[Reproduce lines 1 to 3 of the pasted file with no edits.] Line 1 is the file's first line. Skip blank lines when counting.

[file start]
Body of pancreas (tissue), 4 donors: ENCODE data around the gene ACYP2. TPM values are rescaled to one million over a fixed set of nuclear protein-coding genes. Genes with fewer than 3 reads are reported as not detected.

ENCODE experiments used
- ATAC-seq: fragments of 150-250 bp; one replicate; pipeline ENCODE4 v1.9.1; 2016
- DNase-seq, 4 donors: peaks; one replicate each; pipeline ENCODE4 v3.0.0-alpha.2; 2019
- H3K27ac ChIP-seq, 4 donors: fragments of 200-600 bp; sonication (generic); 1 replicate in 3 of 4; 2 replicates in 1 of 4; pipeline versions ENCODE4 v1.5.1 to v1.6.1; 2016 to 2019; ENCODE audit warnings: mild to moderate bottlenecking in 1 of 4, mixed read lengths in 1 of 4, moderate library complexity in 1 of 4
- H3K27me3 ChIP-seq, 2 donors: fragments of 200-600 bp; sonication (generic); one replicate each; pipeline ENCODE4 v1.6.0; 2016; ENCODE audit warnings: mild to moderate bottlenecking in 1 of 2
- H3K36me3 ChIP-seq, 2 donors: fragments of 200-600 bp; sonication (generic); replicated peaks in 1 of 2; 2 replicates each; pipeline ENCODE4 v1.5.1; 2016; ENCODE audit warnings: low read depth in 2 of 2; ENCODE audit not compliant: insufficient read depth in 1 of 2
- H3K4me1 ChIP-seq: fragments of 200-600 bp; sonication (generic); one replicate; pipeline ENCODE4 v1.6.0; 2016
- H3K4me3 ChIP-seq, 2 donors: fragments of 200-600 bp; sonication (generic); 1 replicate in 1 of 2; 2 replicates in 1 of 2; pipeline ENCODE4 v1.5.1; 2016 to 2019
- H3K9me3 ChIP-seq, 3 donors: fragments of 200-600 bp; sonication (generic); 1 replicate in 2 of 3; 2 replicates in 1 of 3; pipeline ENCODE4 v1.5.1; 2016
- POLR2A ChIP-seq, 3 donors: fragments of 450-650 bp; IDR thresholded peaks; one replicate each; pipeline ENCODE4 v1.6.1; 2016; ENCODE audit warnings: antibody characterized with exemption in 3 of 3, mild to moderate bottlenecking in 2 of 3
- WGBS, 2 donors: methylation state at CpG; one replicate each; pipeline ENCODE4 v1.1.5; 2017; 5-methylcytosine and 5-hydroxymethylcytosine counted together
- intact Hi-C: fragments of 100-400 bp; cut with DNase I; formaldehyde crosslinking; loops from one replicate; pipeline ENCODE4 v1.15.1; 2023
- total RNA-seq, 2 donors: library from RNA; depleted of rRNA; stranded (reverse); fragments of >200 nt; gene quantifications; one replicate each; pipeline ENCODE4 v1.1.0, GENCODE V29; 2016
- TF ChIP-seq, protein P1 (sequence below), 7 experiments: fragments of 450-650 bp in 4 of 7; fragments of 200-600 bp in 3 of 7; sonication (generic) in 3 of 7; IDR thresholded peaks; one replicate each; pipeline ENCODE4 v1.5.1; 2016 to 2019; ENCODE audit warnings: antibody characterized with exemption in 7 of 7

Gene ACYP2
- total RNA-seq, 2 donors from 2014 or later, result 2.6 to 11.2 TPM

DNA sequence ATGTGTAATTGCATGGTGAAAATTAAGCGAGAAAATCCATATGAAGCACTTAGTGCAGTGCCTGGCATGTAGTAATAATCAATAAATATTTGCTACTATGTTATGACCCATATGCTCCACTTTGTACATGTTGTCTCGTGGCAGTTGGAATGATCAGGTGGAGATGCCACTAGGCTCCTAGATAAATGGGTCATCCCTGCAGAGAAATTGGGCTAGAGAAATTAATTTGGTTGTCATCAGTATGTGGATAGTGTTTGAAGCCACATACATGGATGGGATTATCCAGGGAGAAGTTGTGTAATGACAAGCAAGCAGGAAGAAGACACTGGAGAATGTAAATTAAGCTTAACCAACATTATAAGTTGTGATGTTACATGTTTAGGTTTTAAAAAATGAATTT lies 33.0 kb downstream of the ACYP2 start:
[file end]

Body of pancreas (tissue), 4 donors: ENCODE data around the gene ACYP2. TPM values are rescaled to one million over a fixed set of nuclear protein-coding genes. Genes with fewer than 3 reads are reported as not detected.

ENCODE experiments used
- ATAC-seq: fragments of 150-250 bp; one replicate; pipeline ENCODE4 v1.9.1; 2016